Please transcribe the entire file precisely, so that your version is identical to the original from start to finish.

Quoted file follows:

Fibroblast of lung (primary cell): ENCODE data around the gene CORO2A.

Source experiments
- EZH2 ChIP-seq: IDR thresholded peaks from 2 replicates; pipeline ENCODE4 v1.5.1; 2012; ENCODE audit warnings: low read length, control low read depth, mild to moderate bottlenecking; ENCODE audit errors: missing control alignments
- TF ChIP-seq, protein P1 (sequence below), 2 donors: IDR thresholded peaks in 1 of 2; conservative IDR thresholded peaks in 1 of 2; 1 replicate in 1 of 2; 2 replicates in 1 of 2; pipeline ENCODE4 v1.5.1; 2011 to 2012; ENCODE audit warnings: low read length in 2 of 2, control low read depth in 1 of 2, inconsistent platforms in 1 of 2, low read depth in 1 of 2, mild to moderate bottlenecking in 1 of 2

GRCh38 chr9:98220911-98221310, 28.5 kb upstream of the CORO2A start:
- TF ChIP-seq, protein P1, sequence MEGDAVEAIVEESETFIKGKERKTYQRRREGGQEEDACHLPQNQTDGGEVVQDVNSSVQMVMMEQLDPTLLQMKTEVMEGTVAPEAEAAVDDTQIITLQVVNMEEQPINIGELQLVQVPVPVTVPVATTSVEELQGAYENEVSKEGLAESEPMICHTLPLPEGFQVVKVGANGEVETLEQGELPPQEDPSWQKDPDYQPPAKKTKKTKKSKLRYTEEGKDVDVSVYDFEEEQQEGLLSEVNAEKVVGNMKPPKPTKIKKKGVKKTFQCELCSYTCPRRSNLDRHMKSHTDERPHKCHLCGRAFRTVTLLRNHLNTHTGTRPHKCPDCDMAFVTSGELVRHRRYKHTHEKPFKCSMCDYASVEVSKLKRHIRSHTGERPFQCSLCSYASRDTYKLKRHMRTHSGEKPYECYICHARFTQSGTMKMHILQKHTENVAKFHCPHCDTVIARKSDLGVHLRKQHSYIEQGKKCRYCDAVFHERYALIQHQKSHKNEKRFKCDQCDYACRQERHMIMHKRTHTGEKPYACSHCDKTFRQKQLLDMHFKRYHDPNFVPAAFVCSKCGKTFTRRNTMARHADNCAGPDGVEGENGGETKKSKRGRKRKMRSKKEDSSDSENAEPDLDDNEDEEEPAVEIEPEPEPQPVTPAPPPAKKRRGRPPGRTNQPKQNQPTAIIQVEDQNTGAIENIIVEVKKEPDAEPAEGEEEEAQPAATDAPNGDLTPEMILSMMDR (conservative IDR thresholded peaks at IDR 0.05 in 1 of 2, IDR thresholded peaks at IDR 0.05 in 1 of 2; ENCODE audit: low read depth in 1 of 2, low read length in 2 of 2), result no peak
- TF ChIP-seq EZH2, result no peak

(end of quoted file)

Fibroblast of lung (primary cell): ENCODE data around the gene CORO2A.

Source experiments
- EZH2 ChIP-seq: IDR thresholded peaks from 2 replicates; pipeline ENCODE4 v1.5.1; 2012; ENCODE audit warnings: low read length, control low read depth, mild to moderate bottlenecking; ENCODE audit errors: missing control alignments
- TF ChIP-seq, protein P1 (sequence below), 2 donors: IDR thresholded peaks in 1 of 2; conservative IDR thresholded peaks in 1 of 2; 1 replicate in 1 of 2; 2 replicates in 1 of 2; pipeline ENCODE4 v1.5.1; 2011 to 2012; ENCODE audit warnings: low read length in 2 of 2, control low read depth in 1 of 2, inconsistent platforms in 1 of 2, low read depth in 1 of 2, mild to moderate bottlenecking in 1 of 2

GRCh38 chr9:98220911-98221310, 28.5 kb upstream of the CORO2A start:
- TF ChIP-seq, protein P1, sequence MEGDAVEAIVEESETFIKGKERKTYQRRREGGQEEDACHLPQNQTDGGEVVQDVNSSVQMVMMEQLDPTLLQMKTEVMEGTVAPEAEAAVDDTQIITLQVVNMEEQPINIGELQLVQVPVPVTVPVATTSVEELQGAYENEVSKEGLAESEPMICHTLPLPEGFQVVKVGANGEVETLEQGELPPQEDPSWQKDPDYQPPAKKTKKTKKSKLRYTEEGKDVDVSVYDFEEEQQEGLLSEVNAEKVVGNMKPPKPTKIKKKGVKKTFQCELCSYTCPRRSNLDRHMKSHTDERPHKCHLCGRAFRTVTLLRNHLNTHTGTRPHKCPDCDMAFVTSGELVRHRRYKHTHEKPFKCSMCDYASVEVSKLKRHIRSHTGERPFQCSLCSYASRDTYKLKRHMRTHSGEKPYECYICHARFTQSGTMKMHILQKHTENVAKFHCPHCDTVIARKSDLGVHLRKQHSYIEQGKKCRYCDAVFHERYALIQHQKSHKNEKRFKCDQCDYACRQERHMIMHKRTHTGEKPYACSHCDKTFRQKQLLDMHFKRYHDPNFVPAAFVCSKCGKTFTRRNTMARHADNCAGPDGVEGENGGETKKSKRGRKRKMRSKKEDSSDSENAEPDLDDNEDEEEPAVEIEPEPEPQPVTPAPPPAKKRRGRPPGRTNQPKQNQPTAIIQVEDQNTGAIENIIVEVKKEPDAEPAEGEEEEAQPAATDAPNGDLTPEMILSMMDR (conservative IDR thresholded peaks at IDR 0.05 in 1 of 2, IDR thresholded peaks at IDR 0.05 in 1 of 2; ENCODE audit: low read depth in 1 of 2, low read length in 2 of 2), result no peak
- TF ChIP-seq EZH2, result no peak